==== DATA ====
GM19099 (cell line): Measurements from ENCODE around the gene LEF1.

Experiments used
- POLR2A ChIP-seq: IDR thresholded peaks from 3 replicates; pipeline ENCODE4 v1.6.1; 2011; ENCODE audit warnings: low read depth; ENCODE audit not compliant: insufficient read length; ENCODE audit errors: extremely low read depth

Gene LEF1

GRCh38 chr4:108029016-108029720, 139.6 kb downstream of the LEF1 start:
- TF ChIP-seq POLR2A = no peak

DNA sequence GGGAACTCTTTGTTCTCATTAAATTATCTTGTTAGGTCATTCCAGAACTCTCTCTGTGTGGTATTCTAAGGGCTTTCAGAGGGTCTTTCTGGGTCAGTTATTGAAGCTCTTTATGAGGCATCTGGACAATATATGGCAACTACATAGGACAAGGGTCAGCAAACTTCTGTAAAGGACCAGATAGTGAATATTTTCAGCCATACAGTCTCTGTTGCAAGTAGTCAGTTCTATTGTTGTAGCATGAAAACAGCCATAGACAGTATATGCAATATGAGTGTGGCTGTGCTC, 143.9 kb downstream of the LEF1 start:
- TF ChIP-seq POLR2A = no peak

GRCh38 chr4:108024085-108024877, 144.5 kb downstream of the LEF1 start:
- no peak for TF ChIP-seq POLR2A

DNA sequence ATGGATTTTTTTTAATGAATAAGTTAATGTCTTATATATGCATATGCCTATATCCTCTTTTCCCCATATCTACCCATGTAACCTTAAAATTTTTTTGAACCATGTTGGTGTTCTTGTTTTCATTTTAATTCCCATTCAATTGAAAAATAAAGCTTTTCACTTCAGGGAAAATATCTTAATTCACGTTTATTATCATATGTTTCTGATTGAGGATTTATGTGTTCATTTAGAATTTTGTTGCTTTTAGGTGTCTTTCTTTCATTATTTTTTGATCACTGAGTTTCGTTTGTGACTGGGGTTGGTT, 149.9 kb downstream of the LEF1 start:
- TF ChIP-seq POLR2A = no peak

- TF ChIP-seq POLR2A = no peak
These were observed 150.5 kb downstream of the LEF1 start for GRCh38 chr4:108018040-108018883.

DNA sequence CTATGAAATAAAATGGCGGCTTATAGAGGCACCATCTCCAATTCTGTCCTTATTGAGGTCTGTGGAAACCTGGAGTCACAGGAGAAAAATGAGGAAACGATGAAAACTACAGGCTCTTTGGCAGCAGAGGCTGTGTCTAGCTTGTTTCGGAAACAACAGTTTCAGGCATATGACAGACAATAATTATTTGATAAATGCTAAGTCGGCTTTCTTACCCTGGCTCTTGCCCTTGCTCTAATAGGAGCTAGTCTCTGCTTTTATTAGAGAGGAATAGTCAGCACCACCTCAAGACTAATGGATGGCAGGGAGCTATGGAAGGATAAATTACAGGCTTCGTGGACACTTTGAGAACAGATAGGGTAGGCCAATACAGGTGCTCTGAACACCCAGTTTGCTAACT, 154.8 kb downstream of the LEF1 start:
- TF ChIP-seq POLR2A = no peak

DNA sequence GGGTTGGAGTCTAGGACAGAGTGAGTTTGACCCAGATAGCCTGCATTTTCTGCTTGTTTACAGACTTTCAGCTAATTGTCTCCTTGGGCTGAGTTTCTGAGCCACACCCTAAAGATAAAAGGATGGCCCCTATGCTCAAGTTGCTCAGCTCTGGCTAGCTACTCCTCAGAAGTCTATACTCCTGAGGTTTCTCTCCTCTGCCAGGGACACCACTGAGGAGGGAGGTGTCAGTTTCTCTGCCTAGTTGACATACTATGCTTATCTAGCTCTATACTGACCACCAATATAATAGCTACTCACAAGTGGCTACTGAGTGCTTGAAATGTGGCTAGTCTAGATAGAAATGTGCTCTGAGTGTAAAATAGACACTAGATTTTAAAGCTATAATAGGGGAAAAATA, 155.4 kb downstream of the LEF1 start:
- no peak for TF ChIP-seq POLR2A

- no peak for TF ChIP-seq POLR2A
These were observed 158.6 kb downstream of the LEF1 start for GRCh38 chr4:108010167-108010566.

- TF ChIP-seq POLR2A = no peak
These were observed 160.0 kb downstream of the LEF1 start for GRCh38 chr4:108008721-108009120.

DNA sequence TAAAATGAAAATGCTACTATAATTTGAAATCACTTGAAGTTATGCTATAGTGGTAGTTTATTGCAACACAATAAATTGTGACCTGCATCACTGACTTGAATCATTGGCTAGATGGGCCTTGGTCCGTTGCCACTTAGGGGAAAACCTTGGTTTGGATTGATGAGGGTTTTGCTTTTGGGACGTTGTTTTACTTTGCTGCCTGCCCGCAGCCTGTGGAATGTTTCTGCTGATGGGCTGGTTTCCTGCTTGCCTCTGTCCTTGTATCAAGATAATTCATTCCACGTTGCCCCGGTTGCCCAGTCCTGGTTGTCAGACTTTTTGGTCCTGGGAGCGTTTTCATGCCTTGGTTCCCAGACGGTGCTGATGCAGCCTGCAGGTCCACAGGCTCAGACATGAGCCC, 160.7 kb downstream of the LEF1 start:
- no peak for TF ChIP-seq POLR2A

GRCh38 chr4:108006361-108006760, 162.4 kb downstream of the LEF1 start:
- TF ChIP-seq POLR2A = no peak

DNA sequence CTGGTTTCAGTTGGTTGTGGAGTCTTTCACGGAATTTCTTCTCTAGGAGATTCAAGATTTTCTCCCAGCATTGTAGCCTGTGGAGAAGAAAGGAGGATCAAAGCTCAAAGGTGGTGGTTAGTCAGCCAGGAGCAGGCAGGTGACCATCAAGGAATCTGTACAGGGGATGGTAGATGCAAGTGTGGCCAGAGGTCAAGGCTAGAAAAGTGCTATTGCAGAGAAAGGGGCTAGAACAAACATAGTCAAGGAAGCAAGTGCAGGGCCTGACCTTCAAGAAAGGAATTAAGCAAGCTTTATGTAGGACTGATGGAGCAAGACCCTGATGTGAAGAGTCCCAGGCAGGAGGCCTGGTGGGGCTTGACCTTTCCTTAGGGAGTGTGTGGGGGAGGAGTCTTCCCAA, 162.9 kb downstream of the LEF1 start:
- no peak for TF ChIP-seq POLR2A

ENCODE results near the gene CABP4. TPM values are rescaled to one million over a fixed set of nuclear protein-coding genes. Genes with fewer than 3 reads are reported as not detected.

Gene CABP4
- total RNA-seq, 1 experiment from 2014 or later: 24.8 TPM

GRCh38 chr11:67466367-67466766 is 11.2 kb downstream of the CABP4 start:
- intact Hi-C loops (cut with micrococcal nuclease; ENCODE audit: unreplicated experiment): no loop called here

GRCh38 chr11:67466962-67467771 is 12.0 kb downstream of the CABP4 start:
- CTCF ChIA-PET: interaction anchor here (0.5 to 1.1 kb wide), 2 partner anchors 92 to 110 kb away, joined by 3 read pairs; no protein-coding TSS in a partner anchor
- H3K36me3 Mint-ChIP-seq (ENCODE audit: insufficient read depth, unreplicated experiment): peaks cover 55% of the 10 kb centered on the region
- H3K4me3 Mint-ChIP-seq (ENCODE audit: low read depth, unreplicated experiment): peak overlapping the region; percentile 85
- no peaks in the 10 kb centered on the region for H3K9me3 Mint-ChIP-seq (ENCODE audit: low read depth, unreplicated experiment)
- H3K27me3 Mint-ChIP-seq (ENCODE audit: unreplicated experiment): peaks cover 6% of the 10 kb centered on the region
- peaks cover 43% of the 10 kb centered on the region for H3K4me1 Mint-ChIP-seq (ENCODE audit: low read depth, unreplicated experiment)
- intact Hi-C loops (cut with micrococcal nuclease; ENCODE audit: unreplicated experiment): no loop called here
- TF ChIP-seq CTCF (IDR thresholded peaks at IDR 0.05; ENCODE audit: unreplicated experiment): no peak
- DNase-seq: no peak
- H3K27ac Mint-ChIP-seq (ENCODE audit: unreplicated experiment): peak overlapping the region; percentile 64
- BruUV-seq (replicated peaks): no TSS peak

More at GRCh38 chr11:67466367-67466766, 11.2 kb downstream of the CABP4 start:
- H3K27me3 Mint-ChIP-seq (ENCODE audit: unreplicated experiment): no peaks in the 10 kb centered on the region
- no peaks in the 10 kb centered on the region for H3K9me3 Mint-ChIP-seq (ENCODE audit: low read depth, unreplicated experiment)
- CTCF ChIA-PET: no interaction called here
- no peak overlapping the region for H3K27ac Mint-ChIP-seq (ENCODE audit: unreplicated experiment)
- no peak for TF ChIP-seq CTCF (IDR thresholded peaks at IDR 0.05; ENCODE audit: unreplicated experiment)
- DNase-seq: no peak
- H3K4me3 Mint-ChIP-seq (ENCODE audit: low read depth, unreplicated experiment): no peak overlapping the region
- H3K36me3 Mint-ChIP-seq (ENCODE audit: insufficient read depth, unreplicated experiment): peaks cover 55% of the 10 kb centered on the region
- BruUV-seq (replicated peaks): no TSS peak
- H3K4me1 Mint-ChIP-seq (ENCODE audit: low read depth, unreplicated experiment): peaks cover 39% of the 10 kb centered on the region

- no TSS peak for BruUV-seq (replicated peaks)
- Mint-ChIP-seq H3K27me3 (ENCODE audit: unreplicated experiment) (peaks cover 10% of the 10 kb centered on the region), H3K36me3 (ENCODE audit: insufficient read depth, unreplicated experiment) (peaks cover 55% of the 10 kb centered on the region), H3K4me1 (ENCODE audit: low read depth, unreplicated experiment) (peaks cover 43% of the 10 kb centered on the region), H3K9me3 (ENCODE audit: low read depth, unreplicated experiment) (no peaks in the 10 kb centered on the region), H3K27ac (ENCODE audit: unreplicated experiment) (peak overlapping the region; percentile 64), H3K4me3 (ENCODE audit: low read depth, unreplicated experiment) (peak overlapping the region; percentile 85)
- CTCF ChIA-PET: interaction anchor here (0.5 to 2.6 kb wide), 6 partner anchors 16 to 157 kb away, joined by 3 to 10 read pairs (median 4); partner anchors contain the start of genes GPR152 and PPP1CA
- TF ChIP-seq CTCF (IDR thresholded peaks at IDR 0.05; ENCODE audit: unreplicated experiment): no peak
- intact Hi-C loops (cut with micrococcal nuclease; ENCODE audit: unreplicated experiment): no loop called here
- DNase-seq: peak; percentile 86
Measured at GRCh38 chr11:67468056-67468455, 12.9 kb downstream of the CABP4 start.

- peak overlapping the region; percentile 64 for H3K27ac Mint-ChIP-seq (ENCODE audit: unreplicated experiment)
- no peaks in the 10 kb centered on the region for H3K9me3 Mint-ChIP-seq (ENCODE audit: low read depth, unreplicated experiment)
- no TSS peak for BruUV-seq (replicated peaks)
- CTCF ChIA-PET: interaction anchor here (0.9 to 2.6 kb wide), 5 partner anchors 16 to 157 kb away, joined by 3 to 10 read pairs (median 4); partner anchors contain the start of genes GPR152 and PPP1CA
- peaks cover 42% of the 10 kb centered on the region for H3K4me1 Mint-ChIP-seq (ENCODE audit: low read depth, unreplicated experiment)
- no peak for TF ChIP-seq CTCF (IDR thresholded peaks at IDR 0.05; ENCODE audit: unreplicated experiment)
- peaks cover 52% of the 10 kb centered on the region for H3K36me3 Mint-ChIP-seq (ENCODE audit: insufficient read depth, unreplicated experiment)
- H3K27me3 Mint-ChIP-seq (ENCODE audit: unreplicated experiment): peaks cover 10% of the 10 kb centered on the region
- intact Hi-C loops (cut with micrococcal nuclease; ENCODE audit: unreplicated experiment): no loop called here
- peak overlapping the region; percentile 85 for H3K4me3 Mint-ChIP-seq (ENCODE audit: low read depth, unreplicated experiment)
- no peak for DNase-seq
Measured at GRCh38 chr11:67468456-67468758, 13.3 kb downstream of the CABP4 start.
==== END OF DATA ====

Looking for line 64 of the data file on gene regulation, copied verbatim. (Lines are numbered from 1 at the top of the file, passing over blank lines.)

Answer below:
- peak overlapping the region; percentile 64 for H3K27ac Mint-ChIP-seq (ENCODE audit: unreplicated experiment)